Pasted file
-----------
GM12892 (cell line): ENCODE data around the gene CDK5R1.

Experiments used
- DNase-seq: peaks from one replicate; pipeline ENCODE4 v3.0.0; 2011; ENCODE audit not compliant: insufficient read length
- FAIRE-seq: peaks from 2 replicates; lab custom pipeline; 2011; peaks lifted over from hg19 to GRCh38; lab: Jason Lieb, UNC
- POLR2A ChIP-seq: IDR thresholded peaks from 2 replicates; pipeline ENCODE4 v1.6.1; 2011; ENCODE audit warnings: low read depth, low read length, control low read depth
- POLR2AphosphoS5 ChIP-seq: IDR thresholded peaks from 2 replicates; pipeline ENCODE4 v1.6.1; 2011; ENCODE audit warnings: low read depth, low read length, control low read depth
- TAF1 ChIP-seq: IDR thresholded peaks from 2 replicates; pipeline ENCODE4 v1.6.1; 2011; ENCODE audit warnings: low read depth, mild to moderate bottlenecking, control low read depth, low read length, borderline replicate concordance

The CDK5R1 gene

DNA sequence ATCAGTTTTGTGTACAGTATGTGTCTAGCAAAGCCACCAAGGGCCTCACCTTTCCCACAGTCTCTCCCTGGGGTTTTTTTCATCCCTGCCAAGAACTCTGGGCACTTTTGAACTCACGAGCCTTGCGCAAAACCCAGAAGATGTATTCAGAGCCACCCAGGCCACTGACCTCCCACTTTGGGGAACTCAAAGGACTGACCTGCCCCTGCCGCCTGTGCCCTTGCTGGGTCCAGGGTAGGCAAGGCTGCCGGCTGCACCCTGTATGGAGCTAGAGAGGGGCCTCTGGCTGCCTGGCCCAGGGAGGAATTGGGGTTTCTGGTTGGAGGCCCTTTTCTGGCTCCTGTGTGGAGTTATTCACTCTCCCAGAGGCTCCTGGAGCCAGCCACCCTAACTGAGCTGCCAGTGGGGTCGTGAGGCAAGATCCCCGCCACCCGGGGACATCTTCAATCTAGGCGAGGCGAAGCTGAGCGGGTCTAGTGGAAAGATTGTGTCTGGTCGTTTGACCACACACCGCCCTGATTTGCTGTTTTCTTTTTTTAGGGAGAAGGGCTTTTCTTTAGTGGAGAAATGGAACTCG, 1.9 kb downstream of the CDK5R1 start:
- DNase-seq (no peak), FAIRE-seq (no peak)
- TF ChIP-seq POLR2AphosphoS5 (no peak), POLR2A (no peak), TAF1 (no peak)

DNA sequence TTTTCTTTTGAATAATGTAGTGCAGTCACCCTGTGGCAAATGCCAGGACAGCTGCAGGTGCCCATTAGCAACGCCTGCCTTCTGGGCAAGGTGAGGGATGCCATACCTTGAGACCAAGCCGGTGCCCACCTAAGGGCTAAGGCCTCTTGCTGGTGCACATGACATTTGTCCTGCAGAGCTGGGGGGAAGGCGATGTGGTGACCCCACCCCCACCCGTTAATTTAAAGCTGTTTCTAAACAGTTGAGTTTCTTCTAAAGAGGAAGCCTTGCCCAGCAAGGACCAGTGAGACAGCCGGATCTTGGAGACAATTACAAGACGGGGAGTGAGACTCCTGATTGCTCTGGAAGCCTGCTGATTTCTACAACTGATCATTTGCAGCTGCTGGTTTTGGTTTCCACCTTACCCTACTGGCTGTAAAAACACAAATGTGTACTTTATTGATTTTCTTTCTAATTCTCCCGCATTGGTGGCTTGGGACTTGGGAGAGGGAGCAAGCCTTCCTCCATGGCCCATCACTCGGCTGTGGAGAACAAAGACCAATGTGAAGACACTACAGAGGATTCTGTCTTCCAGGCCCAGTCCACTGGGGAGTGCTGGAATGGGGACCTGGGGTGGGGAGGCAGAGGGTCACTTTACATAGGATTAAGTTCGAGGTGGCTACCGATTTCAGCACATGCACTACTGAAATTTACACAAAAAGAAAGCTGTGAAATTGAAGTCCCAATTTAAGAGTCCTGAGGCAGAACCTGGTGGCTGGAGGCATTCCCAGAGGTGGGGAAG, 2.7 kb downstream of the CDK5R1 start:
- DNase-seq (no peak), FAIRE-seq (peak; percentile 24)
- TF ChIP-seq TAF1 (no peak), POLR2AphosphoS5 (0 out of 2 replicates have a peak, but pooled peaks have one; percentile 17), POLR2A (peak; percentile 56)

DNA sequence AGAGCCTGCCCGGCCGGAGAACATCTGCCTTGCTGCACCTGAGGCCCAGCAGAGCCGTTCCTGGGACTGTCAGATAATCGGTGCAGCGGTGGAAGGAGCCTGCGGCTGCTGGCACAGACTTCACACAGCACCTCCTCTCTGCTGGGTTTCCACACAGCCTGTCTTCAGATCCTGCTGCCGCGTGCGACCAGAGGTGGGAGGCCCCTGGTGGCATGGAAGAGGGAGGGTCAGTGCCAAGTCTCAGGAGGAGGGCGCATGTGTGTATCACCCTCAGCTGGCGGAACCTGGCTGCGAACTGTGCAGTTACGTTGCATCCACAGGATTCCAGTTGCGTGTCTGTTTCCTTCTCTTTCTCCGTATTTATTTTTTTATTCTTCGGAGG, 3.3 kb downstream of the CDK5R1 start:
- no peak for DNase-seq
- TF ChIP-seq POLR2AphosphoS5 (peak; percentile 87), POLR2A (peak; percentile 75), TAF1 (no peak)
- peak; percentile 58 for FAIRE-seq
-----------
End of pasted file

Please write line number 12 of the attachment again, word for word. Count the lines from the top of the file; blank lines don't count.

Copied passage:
DNA sequence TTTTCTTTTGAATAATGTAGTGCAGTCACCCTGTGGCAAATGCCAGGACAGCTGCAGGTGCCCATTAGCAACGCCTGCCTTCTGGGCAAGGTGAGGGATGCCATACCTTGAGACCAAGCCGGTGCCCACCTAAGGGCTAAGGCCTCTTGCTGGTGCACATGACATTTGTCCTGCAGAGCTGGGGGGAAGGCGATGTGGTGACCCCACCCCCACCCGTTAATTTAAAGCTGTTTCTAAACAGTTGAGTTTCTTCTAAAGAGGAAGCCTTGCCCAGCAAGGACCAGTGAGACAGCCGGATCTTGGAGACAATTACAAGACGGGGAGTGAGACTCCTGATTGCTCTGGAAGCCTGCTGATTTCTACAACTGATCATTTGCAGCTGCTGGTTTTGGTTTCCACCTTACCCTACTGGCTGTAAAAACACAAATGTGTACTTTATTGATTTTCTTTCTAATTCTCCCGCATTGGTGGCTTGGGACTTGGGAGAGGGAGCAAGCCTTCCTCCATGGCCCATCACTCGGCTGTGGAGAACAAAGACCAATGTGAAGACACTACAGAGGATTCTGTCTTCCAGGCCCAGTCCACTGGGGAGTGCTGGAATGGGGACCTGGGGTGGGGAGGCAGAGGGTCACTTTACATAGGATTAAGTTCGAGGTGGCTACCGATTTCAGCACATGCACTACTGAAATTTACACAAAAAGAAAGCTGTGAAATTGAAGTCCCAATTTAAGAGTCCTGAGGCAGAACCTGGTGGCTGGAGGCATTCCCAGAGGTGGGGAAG, 2.7 kb downstream of the CDK5R1 start: